Highlights

  • It’s ok to modify your workouts, it’s inevitable you’ll have to, but try not to modify anything unless you understand the cause and effect.
  • Try not to modify programs because it may not work as intended. In other words, keep the program the program.
  • You can substitute workouts, but try to sub with the same type of workout.
  • You can supplement workouts by adding more to your program. Extra work has an impact too, so ensure you are getting the proper recovery between workouts.
  • Blocks can be mixed or started in a different order, but A thru C are priority so don’t skip them.
  • It’s ok to modify exercises, including the order and variation of it, but ideally have a good reason to and only change if you have to.
  • Any exercise can be made harder (progressions) or easier (regressions).
  • If swapping exercises, swap with the same type of movement (e.g. a squat for a squat).
  • Equipment can be substituted.
  • Prioritize exercises by their benefit. Don’t go big on small exercises.

Whenever possible, follow your training as closely as possible. However, it’s inevitable you will have to modify your workouts because of crowded gyms, unavailable equipment, limited space, time restraints, mood swings, fatigue, soreness, difficulty, and plenty of other legit reasons. There are many right ways to approach exercise with gives you a lot of options for making changes. Before making changes to your program, workout, or an exercise, consider the following.

Program Modifications

Ideally, keep the program the program. Modifying it is no longer the program as intended, but it’s ok, you can supplement or substitute workouts within a program. Try to swap out for a similar type of workout (i.e. replace a Total Body workout with a Total Body workout).

If you’re the type of person who doesn’t want to follow a program then you could just do each workout once and move rapidly thru all of our workouts. You won’t see the best results overall, but doing that is much better than burning out from boredom. We want you to have fun even if that means sacrificing certain benefits.

Workout Modifications

Changing Blocks

Note: This applies to our workouts.

Not preferred but it’s ok to skip around keeping in mind that Blocks A thru C are priority. Block A is designed to better prepare you for Block B and C. Block B and C are both pretty intense so swapping those may even have it’s advantages. It’s ok if you have to occasionally start at a different block or even mix and match exercises from different blocks.

Exercise Order

Every order within our programs and workouts is done for good reason, but you may have to jump around. Stick to the order as best you can. Some reasons for this are because we want to work some muscles while other muscles are resting, overload some muscles more than others, avoid too much rest between muscles working, and create a balance among the entire body, to name a few.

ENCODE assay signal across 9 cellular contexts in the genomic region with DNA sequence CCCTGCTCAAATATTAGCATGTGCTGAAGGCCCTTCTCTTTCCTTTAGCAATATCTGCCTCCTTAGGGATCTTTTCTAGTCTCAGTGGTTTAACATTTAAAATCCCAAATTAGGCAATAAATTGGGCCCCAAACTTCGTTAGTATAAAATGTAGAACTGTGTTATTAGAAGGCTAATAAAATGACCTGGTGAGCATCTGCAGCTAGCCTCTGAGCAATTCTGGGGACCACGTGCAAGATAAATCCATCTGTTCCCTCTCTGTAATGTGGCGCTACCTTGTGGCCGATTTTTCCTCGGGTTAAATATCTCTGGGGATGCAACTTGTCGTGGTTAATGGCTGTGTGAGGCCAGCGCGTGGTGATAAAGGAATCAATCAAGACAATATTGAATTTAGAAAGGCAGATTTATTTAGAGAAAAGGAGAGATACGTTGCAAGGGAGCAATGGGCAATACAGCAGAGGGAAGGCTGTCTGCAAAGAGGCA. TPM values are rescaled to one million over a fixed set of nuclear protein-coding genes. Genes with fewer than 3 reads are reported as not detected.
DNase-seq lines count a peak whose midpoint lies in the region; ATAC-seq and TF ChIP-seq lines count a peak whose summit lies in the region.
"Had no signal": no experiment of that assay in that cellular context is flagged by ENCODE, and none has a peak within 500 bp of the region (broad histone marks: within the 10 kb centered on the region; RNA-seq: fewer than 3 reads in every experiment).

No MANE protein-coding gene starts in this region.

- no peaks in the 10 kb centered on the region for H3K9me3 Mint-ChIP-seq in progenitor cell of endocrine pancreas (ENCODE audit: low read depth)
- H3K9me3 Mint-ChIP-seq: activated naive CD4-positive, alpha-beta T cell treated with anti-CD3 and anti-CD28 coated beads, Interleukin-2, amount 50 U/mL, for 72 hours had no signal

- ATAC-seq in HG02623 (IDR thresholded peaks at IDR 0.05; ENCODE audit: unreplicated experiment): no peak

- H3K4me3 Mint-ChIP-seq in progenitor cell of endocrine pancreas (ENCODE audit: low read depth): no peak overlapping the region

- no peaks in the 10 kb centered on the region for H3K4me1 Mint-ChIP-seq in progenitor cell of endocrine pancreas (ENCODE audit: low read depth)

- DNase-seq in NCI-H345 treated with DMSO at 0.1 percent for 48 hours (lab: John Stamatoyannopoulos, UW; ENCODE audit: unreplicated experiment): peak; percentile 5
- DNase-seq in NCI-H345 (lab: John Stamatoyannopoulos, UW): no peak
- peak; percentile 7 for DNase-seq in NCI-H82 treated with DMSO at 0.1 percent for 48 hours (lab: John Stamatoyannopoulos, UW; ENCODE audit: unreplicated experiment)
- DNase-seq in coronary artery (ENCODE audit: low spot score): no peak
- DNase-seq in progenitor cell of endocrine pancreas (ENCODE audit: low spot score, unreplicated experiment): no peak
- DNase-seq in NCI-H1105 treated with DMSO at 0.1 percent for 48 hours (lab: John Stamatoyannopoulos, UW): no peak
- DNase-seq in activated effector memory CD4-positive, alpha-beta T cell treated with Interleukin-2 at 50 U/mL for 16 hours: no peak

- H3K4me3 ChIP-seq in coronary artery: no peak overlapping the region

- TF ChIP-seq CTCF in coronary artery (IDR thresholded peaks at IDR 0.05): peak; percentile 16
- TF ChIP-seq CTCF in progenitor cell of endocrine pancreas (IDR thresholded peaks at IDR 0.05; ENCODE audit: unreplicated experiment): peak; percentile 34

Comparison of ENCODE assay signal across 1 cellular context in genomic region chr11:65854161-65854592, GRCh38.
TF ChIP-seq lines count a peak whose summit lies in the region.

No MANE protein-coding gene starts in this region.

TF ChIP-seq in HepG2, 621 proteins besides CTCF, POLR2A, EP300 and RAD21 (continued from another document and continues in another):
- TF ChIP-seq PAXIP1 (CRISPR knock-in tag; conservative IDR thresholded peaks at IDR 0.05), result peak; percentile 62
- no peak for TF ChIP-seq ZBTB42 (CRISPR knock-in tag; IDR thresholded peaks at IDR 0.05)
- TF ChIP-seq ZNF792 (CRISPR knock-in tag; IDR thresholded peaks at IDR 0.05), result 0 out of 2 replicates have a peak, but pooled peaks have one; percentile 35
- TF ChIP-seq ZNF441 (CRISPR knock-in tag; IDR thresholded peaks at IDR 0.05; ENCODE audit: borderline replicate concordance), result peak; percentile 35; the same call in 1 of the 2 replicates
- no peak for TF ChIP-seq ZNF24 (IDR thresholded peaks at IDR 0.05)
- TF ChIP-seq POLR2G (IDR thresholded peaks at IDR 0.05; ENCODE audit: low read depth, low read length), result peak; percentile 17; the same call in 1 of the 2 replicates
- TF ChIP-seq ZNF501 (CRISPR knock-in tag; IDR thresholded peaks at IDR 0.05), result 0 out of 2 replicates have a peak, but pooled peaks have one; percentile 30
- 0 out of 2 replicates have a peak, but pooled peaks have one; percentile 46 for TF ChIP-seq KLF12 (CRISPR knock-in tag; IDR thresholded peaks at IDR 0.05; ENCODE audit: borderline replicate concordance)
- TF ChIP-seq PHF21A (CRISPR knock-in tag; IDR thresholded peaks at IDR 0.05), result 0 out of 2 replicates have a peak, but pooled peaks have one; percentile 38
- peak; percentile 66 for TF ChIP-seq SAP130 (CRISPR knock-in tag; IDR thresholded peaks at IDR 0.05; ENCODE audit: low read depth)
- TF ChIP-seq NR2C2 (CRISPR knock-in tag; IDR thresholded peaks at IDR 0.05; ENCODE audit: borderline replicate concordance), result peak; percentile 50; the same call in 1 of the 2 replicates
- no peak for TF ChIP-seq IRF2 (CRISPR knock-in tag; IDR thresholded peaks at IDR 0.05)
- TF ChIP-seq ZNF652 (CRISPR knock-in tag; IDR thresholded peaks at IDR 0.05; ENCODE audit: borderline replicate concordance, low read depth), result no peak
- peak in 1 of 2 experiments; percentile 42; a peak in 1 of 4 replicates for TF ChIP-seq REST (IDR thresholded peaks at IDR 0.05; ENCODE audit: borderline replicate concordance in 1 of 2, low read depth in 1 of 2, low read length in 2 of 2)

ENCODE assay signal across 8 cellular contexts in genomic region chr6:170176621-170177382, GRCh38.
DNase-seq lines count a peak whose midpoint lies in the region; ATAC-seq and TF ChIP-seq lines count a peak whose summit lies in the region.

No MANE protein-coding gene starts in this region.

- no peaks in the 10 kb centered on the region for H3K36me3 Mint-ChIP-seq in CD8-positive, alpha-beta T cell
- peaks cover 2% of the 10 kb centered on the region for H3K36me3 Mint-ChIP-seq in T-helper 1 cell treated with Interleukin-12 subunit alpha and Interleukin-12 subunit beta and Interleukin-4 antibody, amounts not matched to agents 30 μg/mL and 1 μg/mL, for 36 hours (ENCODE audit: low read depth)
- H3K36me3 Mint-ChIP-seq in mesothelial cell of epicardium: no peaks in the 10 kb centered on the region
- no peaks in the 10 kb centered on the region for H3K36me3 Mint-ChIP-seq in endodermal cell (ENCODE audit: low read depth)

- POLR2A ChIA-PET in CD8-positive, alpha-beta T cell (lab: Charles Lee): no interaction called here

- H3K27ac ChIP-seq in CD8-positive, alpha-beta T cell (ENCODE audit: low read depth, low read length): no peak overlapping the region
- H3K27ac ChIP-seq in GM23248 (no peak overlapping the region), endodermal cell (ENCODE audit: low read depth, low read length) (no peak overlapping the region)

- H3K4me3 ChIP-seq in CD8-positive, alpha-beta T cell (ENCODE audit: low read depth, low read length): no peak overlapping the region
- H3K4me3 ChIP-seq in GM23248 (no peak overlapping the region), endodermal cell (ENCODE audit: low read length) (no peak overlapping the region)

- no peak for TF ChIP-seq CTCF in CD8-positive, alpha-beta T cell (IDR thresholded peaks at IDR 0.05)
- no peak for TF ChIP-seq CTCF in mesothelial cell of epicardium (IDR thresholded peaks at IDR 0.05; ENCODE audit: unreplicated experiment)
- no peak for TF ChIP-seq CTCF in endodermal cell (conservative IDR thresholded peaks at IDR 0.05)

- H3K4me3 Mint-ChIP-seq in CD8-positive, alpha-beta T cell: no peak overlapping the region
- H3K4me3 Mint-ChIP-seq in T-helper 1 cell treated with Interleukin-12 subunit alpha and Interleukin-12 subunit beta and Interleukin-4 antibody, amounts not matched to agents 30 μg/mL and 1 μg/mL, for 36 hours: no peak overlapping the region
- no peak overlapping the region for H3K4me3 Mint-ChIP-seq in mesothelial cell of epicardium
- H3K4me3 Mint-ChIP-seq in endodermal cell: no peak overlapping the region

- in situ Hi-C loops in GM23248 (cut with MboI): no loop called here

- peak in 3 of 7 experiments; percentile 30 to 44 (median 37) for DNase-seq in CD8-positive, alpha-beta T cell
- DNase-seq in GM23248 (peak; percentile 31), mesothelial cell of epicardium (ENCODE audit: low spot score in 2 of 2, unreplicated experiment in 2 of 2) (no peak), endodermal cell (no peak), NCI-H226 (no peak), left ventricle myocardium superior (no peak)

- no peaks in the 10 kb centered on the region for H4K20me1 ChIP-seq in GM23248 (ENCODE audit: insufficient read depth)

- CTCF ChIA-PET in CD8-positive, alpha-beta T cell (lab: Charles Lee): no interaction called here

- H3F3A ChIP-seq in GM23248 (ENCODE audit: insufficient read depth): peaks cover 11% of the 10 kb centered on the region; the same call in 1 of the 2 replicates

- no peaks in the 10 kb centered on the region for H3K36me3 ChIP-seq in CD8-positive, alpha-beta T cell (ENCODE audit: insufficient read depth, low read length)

Exercise Modifications

  • Progressions - increasing the difficulty.
  • Regressions - decreasing the difficulty.
  • Substitutions - changing the exercise or equipment.

Be careful not to change an exercise just because you want to. You have to find the balance of doing what you want to do, what you’re good at, and what you need to do more of (likely because you’re not good at it). All we ask is that you stick to the reps unless you understand how changing reps will affect your results.

As we build out our Exercise Library, we will include progressions, regressions, and alternatives for every exercise.

Exercise Progressions

To improve adaptation by giving you a different stimulus or to challenge you in new ways, there is always a harder version of an exercise.

Here are some common progressions:

  • The easiest way is to increase the load or reps.
  • Change the tempo (speed), both slow and fast can make it harder or easier.
  • Shorten your rest.
  • Using only a single arm or single leg.
  • Hold weights in different positions.
  • Elevate the feet.
  • Use less stable surfaces.
  • Change the grip.
  • Use a different piece of equipment.
  • Alternate left and right.
  • Change body positions (e.g. sitting to standing).
  • Pair with certain exercises (e.g. Push Ups followed by Dips, Chin Ups followed by Bicep Curls).

Exercise Regressions

To improve adaptation by giving you a different stimulus or to challenge you in new ways, there is always a harder version of an exercise. As we build out our Exercise Library, we will include progressions, regressions, and alternatives for every exercise (it takes time to add our 1500+ and growing exercises).

Here are some common regressions:

  • Decrease the load or reps.
  • Use a TRX or bands to reduce the resistance of your bodyweight.
  • Slow down (can also make it harder).
  • Take longer rest.
  • Elevate the hands.
  • Use a different piece of equipment.
  • Use more stable surfaces.
  • Change the grip.
  • Support your body (e.g. sitting, lying, inclines)
  • Use machines.

Substituting Exercises

A callback to Movements Over Muscles, when you know what movement an exercise is you can substitute another exercise in the same category. Replace a squat with a squat, a push with a push, a pull with a pull (e.g. Pull-Ups for Lat Pulldown, Back Squat for DB Goblet Squat, Bench Press for Push Ups). In other words, do something that looks the same. Easy day!

Exercise Prioritization

If you’ve gone completely rogue and are just choosing exercises or maybe you’re advanced enough to start writing your own workouts (i.e. you’re a certified professional), consider the following priorities for exercises:

  • Big muscles before small muscles.
  • Multi-joint before single-joint.
  • Free weights over machines.
  • Pulling over pushing.
  • Balanced before unbalanced.
  • Slow before fast.
  • Strength before conditioning.